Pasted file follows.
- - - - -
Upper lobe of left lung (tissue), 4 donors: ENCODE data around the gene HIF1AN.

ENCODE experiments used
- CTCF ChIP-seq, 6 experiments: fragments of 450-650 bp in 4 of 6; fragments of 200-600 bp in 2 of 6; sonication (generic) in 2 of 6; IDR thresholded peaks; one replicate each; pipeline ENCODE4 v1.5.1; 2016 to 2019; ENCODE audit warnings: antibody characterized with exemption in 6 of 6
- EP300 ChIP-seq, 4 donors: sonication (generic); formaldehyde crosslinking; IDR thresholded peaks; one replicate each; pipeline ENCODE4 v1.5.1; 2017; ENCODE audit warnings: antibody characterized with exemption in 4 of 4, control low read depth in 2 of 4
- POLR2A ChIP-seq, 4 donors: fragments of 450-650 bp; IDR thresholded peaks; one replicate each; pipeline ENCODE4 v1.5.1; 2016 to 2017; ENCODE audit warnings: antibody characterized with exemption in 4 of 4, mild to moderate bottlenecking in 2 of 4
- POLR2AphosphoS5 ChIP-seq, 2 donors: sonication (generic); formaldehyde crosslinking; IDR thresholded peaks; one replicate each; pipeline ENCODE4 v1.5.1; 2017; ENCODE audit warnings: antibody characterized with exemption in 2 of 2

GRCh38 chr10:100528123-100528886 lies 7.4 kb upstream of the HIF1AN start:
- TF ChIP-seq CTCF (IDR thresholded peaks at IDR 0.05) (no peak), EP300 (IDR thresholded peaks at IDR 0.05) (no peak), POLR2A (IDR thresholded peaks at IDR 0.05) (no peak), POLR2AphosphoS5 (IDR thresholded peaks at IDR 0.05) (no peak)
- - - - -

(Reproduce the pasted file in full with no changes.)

Upper lobe of left lung (tissue), 4 donors: ENCODE data around the gene HIF1AN.

ENCODE experiments used
- CTCF ChIP-seq, 6 experiments: fragments of 450-650 bp in 4 of 6; fragments of 200-600 bp in 2 of 6; sonication (generic) in 2 of 6; IDR thresholded peaks; one replicate each; pipeline ENCODE4 v1.5.1; 2016 to 2019; ENCODE audit warnings: antibody characterized with exemption in 6 of 6
- EP300 ChIP-seq, 4 donors: sonication (generic); formaldehyde crosslinking; IDR thresholded peaks; one replicate each; pipeline ENCODE4 v1.5.1; 2017; ENCODE audit warnings: antibody characterized with exemption in 4 of 4, control low read depth in 2 of 4
- POLR2A ChIP-seq, 4 donors: fragments of 450-650 bp; IDR thresholded peaks; one replicate each; pipeline ENCODE4 v1.5.1; 2016 to 2017; ENCODE audit warnings: antibody characterized with exemption in 4 of 4, mild to moderate bottlenecking in 2 of 4
- POLR2AphosphoS5 ChIP-seq, 2 donors: sonication (generic); formaldehyde crosslinking; IDR thresholded peaks; one replicate each; pipeline ENCODE4 v1.5.1; 2017; ENCODE audit warnings: antibody characterized with exemption in 2 of 2

GRCh38 chr10:100528123-100528886 lies 7.4 kb upstream of the HIF1AN start:
- TF ChIP-seq CTCF (IDR thresholded peaks at IDR 0.05) (no peak), EP300 (IDR thresholded peaks at IDR 0.05) (no peak), POLR2A (IDR thresholded peaks at IDR 0.05) (no peak), POLR2AphosphoS5 (IDR thresholded peaks at IDR 0.05) (no peak)